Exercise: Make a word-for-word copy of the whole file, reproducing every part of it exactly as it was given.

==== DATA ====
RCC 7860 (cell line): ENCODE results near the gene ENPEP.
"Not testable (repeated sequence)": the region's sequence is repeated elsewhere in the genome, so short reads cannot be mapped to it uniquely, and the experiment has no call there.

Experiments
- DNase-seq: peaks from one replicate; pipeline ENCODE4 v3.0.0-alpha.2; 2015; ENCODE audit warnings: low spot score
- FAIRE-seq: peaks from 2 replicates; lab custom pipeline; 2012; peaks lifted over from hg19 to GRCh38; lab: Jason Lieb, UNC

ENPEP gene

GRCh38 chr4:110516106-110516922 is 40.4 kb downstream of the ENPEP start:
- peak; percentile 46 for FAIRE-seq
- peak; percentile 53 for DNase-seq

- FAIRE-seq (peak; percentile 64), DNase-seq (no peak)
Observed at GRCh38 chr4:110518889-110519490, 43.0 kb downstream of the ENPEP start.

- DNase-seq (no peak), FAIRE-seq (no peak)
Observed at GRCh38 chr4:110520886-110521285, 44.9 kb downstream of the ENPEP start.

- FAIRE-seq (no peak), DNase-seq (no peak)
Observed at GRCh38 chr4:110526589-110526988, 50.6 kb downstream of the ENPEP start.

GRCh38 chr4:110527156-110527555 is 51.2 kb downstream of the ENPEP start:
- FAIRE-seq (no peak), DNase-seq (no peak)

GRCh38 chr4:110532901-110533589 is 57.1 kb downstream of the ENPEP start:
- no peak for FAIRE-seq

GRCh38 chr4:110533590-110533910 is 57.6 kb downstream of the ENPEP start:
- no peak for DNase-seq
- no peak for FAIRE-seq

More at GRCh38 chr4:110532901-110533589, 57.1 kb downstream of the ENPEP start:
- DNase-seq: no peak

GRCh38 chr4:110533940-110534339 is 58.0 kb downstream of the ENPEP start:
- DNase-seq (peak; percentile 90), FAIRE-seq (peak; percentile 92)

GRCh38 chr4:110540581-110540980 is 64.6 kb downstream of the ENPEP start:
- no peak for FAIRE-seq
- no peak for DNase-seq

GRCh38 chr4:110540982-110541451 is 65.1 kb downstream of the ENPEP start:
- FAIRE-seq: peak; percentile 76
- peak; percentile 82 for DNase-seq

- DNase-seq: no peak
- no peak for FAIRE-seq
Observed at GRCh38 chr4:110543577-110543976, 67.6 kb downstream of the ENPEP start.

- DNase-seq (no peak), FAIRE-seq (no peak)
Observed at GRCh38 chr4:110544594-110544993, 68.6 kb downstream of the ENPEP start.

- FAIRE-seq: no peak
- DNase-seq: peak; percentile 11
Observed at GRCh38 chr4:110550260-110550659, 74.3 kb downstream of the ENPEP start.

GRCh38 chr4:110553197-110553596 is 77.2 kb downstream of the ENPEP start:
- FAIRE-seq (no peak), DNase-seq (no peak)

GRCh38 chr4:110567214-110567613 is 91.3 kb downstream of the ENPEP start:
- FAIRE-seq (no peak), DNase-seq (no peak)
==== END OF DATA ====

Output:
RCC 7860 (cell line): ENCODE results near the gene ENPEP.
"Not testable (repeated sequence)": the region's sequence is repeated elsewhere in the genome, so short reads cannot be mapped to it uniquely, and the experiment has no call there.

Experiments
- DNase-seq: peaks from one replicate; pipeline ENCODE4 v3.0.0-alpha.2; 2015; ENCODE audit warnings: low spot score
- FAIRE-seq: peaks from 2 replicates; lab custom pipeline; 2012; peaks lifted over from hg19 to GRCh38; lab: Jason Lieb, UNC

ENPEP gene

GRCh38 chr4:110516106-110516922 is 40.4 kb downstream of the ENPEP start:
- peak; percentile 46 for FAIRE-seq
- peak; percentile 53 for DNase-seq

- FAIRE-seq (peak; percentile 64), DNase-seq (no peak)
Observed at GRCh38 chr4:110518889-110519490, 43.0 kb downstream of the ENPEP start.

- DNase-seq (no peak), FAIRE-seq (no peak)
Observed at GRCh38 chr4:110520886-110521285, 44.9 kb downstream of the ENPEP start.

- FAIRE-seq (no peak), DNase-seq (no peak)
Observed at GRCh38 chr4:110526589-110526988, 50.6 kb downstream of the ENPEP start.

GRCh38 chr4:110527156-110527555 is 51.2 kb downstream of the ENPEP start:
- FAIRE-seq (no peak), DNase-seq (no peak)

GRCh38 chr4:110532901-110533589 is 57.1 kb downstream of the ENPEP start:
- no peak for FAIRE-seq

GRCh38 chr4:110533590-110533910 is 57.6 kb downstream of the ENPEP start:
- no peak for DNase-seq
- no peak for FAIRE-seq

More at GRCh38 chr4:110532901-110533589, 57.1 kb downstream of the ENPEP start:
- DNase-seq: no peak

GRCh38 chr4:110533940-110534339 is 58.0 kb downstream of the ENPEP start:
- DNase-seq (peak; percentile 90), FAIRE-seq (peak; percentile 92)

GRCh38 chr4:110540581-110540980 is 64.6 kb downstream of the ENPEP start:
- no peak for FAIRE-seq
- no peak for DNase-seq

GRCh38 chr4:110540982-110541451 is 65.1 kb downstream of the ENPEP start:
- FAIRE-seq: peak; percentile 76
- peak; percentile 82 for DNase-seq

- DNase-seq: no peak
- no peak for FAIRE-seq
Observed at GRCh38 chr4:110543577-110543976, 67.6 kb downstream of the ENPEP start.

- DNase-seq (no peak), FAIRE-seq (no peak)
Observed at GRCh38 chr4:110544594-110544993, 68.6 kb downstream of the ENPEP start.

- FAIRE-seq: no peak
- DNase-seq: peak; percentile 11
Observed at GRCh38 chr4:110550260-110550659, 74.3 kb downstream of the ENPEP start.

GRCh38 chr4:110553197-110553596 is 77.2 kb downstream of the ENPEP start:
- FAIRE-seq (no peak), DNase-seq (no peak)

GRCh38 chr4:110567214-110567613 is 91.3 kb downstream of the ENPEP start:
- FAIRE-seq (no peak), DNase-seq (no peak)